Yeats

Some articles on yeats:

Sidney Kilner Levett-Yeats - Later Life
... and literary topography he mined in India, Levett-Yeats was driven by temperament or the demands of readers and the marketplace to stray further afield ... Unlike Kipling, Levett-Yeats seemed more interested in rewards of the pocketbook rather than paeans from the critics, and by that measure, at least, he seems to have been a success ... legends that echoed King Arthur, Levett-Yeats provided a window into the British colonial mind at the end of the nineteenth century ...
Lake Isle Of Innisfree
... Yeats The "Lake Isle of Innisfree" is a poem written by William Butler Yeats in 1888 ... One of Yeats's earlier poems, "The Lake Isle of Innisfree" was an attempt to create a form of poetry that was Irish in origin rather than one that adhered to the standards set by English poets and critics ...
Cartier Racing Award - Top Stayer
2011 Fame and Glory (IRE) 2010 Rite of Passage (GB) 2009 Yeats (IRE) 2008 Yeats (IRE) 2007 Yeats (IRE) 2006 Yeats (IRE) 2005 Westerner (GB) 2004 Westerner (GB) 2003 ...
A Vision
... philosophical, historical, astrological, and poetic topics by the Irish poet William Butler Yeats ... Yeats wrote these works while experimenting with automatic writing with his wife George, and they were an exploration of his interest in occult astrology ... Yeats published a second edition with alterations in 1937 ...
Sidney Kilner Levett-Yeats - Critique
... The Honour of Savelli even made Levett-Yeats' friend from Lahore's Punjab Club, Rudyard Kipling, sit up and take notice ... When I knew him in the Punjab Club in the old days," Kipling wrote to a friend about Levett-Yeats, "he was full of notions about a mutiny tale and he may have ... Yeats is far below Mr ...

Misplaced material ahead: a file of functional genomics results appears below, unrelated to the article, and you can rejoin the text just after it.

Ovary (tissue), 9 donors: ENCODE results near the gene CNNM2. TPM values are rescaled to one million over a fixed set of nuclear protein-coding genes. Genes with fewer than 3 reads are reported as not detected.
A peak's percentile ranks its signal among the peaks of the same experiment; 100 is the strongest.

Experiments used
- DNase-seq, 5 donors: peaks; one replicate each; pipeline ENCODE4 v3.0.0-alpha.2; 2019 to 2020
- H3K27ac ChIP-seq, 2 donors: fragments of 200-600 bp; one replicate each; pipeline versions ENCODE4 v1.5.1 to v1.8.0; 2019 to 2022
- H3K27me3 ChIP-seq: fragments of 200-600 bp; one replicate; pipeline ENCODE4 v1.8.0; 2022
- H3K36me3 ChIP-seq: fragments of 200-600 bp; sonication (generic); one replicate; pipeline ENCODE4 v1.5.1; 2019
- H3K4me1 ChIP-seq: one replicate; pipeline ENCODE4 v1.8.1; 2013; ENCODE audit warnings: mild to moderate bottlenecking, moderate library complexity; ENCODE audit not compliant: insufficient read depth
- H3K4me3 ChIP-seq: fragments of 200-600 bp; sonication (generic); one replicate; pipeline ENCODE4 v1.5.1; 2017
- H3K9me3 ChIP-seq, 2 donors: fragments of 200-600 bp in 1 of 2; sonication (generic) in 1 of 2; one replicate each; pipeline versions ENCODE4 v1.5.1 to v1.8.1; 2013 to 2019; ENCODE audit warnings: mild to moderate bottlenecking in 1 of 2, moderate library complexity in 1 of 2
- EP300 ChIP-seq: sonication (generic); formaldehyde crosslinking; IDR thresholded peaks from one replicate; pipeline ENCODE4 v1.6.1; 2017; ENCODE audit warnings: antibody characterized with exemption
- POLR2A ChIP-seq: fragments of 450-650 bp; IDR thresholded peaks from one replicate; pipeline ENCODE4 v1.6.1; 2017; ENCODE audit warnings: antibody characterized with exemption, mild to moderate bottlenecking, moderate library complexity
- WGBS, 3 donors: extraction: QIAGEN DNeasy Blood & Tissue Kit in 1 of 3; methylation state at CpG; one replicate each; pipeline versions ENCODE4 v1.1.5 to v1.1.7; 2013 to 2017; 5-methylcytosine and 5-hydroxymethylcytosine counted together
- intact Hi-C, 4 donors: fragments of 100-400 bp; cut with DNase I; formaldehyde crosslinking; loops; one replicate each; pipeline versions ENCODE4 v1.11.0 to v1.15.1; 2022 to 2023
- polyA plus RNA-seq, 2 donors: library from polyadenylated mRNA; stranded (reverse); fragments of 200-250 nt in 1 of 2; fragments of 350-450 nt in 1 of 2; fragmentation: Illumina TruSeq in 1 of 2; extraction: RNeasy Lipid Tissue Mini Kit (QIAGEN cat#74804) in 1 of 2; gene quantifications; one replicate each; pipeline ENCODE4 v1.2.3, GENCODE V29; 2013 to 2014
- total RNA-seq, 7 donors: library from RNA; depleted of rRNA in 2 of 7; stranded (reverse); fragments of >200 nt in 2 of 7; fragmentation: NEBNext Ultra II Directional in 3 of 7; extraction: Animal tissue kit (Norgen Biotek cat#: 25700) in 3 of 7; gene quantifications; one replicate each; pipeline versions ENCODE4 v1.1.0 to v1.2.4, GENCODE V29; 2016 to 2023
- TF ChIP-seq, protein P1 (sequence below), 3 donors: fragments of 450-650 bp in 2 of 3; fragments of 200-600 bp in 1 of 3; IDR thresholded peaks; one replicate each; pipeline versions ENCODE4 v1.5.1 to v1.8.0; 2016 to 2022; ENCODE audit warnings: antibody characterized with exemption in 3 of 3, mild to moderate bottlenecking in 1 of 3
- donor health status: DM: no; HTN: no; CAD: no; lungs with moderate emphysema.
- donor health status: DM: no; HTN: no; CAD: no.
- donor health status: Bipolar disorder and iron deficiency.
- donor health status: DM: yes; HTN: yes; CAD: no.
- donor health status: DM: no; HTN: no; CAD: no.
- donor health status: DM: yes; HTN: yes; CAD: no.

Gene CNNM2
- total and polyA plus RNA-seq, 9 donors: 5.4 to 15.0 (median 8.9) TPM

Famous quotes containing the word yeats:

    There is grey in your hair.
    Young men no longer suddenly catch their breath
    When you are passing;
    But maybe some old gaffer mutters a blessing
    Because it was your prayer
    Recovered him upon the bed of death.
    —William Butler Yeats (1865–1939)

    An ancient bridge, and a more ancient tower,
    A farmhouse that is sheltered by its wall,
    An acre of stony ground,
    Where the symbolic rose can break in flower,
    Old ragged elms, old thorns innumerable....
    —William Butler Yeats (1865–1939)

    Because of something told under the famished horn
    Of the hunter’s moon, that hung between the night and the day,
    To dream of women whose beauty was folded in dismay,
    Even in an old story, is a burden not to be borne.
    —William Butler Yeats (1865–1939)